Route Loss of Connectivity Period can consist of one or more Loss
Periods [Ko02]. For the testcases described in this document it is
expected to have a single Loss Period. To measure Route Loss of
Connectivity Period, the traffic received from the Preferred Egress
Interface and the traffic received from the Next-Best Egress
Interface need to be observed.
The Route Loss of Connectivity Period is most important since that
has a direct impact on the network user's application performance.
In general the Route Convergence time is larger than or equal to the
Route Loss of Connectivity Period. Depending on which Convergence
Event occurs and how this Convergence Event is applied, traffic for a
route may still be forwarded over the Preferred Egress Interface
after the Convergence Event Instant, before converging to the Next-
Best Egress Interface. In that case the Route Loss of Connectivity
Period is shorter than the Route Convergence time.
At least one condition need to be fulfilled for Route Convergence
time to be equal to Route Loss of Connectivity Period. The condition
is that the Convergence Event causes an instantaneous traffic loss
for the measured route. A fiber cut on the Preferred Egress
Interface is an example of such a Convergence Event. For Convergence
Events caused by the Tester, such as an IGP cost change, the Tester
may start to drop all traffic received from the Preferred Egress
Interface at the Convergence Event Instant to achieve the same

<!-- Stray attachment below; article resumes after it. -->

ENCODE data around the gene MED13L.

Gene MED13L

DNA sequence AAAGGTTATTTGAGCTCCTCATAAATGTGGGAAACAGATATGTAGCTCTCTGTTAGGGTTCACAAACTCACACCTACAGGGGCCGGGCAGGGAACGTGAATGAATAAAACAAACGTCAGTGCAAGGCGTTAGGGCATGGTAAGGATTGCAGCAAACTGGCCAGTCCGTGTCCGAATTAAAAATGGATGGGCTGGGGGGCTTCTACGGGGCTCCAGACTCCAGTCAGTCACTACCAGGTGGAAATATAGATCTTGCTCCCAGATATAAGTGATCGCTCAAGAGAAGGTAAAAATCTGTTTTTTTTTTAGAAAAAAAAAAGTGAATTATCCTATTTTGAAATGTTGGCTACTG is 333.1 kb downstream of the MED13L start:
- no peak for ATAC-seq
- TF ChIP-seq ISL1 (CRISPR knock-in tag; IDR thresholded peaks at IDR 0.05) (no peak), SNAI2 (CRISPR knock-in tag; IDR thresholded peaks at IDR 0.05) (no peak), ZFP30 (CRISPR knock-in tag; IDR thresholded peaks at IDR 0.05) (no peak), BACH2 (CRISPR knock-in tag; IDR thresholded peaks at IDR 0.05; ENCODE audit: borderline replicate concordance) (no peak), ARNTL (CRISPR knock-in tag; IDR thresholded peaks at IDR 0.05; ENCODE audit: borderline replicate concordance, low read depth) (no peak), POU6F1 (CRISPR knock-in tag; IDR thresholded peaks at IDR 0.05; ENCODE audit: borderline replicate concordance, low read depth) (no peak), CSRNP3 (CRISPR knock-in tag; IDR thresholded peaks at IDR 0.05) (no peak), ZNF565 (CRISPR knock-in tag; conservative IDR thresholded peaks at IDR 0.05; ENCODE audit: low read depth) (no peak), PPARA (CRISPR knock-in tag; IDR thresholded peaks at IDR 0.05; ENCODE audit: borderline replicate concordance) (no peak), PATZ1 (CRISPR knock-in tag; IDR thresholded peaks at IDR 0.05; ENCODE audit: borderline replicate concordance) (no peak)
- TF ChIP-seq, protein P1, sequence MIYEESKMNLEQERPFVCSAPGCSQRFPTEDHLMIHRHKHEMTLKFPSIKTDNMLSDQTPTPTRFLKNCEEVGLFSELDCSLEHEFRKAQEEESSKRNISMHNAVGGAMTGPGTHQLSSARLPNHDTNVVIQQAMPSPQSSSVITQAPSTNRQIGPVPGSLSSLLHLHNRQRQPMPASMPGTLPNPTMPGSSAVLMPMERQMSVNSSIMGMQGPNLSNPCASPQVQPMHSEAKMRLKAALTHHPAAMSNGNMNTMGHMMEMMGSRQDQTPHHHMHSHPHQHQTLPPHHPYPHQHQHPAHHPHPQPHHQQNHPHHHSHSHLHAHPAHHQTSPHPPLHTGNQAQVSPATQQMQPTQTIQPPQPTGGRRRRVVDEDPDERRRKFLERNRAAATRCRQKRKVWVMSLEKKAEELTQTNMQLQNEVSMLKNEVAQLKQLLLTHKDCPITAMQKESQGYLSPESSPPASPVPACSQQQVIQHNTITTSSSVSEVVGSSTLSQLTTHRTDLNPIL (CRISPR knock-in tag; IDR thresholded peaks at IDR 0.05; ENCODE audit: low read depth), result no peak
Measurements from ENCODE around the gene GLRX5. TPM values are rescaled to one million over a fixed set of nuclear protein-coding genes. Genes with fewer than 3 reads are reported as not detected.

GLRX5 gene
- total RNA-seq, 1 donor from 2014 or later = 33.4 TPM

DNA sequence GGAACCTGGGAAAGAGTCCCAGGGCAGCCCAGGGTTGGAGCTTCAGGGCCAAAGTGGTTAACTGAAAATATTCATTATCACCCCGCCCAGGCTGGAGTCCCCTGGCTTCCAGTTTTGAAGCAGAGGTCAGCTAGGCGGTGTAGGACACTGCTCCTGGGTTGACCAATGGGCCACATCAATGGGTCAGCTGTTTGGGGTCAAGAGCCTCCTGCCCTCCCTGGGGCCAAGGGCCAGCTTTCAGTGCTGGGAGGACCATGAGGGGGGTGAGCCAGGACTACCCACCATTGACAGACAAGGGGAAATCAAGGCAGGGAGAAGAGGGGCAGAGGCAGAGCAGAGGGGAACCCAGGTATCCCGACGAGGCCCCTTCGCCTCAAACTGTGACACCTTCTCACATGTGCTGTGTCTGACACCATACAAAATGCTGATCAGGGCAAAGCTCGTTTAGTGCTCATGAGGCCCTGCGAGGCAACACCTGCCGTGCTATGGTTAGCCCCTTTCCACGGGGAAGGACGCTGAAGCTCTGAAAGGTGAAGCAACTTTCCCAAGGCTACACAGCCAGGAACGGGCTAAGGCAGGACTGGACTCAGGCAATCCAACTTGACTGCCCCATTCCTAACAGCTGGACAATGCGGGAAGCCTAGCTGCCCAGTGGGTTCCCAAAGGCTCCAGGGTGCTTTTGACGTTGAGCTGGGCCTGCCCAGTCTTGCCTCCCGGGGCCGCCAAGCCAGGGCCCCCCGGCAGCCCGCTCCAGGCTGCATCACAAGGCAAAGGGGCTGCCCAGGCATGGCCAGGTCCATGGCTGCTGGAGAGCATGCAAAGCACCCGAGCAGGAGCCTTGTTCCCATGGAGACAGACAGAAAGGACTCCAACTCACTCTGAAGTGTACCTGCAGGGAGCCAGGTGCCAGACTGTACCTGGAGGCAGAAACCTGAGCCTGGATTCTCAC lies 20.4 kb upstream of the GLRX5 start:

result.
A second condition applies to Route Convergence time measurements
based on Connectivity Packet Loss [Po09t].This second condition is
that there is only a single Loss Period during Route Convergence.
For the testcases described in this document this is expected to be
the case.
To measure convergence time without real instantaneous traffic loss
at the Convergence Event Instant, such as a reversion of a link
failure Convergence Event, the Tester SHOULD collect a timestamp at
the time instant traffic starts and a timestamp at the Convergence
Event Instant, and only observe packet statistics on the Next-Best
Egress Interface.
The Convergence Event Instant together with the receive rate
observations on the Next-Best Egress Interface allow to derive the
convergence benchmarks using the Rate-Derived Method [Po09t].
By observing lost packets on the Next-Best Egress Interface only, the
measured packet loss is the number of lost packets between traffic
start and Convergence Recovery Instant. To measure convergence times
using a loss-derived method, packet loss between the Convergence
Event Instant and the Convergence Recovery Instant is needed. The
time between traffic start and Convergence Event Instant must be
accounted for
Figure 6 illustrates a Convergence Event without instantaneous
traffic loss for all routes. The top graph shows the Forwarding Rate
over all routes, the bottem graph shows the Forwarding Rate for a
single route Rta. Some time after the Convergence Event Instant,
Forwarding Rate observed on the Preferred Egress Interface starts to
decrease. In the example route Rta is the first route to experience
packet loss at time Ta. Some time later, the Forwarding Rate
observed on the Next-Best Egress Interface starts to increase. In
the example route Rta is the first route to complete convergence at